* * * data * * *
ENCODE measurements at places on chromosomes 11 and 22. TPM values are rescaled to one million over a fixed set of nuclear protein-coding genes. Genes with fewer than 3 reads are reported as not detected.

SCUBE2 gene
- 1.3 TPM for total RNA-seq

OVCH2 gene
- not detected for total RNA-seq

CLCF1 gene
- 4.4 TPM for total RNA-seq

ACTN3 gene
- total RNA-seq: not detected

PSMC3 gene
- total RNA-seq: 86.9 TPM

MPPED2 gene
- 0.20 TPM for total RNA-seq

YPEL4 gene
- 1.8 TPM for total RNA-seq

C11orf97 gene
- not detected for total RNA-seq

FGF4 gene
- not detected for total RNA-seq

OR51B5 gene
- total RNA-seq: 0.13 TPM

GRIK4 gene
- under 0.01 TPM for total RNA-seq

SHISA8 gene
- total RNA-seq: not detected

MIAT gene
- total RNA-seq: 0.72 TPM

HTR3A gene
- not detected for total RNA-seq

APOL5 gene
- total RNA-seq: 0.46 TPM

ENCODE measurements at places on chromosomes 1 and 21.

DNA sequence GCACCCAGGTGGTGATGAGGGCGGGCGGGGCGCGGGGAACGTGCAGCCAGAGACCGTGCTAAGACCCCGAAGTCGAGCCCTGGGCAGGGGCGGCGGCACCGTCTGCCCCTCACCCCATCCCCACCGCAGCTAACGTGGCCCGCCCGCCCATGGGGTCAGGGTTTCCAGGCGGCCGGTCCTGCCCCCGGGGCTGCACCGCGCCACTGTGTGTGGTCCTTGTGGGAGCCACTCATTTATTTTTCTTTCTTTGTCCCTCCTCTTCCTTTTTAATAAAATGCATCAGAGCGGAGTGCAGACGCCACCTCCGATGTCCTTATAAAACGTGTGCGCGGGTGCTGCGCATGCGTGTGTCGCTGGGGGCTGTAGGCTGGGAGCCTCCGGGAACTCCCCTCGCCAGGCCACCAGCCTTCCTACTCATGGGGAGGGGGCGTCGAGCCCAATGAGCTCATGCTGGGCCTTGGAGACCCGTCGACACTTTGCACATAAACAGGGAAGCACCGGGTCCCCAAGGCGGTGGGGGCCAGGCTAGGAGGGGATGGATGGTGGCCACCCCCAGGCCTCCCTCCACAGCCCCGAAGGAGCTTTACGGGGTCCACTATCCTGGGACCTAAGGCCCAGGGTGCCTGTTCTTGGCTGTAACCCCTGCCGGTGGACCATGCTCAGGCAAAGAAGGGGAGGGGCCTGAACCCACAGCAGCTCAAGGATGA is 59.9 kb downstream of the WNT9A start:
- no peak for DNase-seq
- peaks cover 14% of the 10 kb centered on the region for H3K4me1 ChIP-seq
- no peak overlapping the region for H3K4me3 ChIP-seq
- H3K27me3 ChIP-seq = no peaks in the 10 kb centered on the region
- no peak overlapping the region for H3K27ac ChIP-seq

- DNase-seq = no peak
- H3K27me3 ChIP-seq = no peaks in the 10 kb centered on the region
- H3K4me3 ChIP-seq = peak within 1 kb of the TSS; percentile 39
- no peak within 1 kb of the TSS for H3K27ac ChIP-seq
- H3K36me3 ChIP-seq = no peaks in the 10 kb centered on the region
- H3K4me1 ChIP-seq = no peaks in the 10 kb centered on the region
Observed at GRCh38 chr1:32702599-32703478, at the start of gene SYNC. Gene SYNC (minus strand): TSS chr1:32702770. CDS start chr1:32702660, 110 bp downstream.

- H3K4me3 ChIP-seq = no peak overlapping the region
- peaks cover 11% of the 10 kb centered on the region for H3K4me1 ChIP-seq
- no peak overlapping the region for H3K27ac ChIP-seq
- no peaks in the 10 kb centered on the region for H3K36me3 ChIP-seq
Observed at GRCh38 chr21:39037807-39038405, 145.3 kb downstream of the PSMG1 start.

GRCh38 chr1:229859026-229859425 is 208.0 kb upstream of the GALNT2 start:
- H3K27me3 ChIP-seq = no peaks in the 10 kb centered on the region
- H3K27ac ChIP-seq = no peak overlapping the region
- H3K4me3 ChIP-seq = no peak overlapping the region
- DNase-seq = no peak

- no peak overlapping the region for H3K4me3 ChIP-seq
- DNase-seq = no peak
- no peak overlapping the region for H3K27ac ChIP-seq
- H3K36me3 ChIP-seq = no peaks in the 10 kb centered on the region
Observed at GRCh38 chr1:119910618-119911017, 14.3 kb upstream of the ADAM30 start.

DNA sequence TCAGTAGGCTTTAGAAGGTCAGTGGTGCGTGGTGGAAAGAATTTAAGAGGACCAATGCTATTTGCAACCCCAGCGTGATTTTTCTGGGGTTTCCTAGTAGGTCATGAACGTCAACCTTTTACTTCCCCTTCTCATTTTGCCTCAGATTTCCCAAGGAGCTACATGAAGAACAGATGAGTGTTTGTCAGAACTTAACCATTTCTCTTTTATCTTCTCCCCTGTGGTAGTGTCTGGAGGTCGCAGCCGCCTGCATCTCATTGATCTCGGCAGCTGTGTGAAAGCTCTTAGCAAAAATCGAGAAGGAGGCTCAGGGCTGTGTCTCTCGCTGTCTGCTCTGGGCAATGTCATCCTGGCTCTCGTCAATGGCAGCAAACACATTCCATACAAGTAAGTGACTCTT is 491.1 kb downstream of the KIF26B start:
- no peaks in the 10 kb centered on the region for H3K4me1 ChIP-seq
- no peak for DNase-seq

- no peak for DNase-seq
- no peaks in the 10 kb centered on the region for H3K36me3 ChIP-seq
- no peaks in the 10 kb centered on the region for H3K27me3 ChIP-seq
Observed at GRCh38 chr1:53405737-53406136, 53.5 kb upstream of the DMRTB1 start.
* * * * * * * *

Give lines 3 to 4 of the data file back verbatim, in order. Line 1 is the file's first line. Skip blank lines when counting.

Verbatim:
- 1.3 TPM for total RNA-seq

OVCH2 gene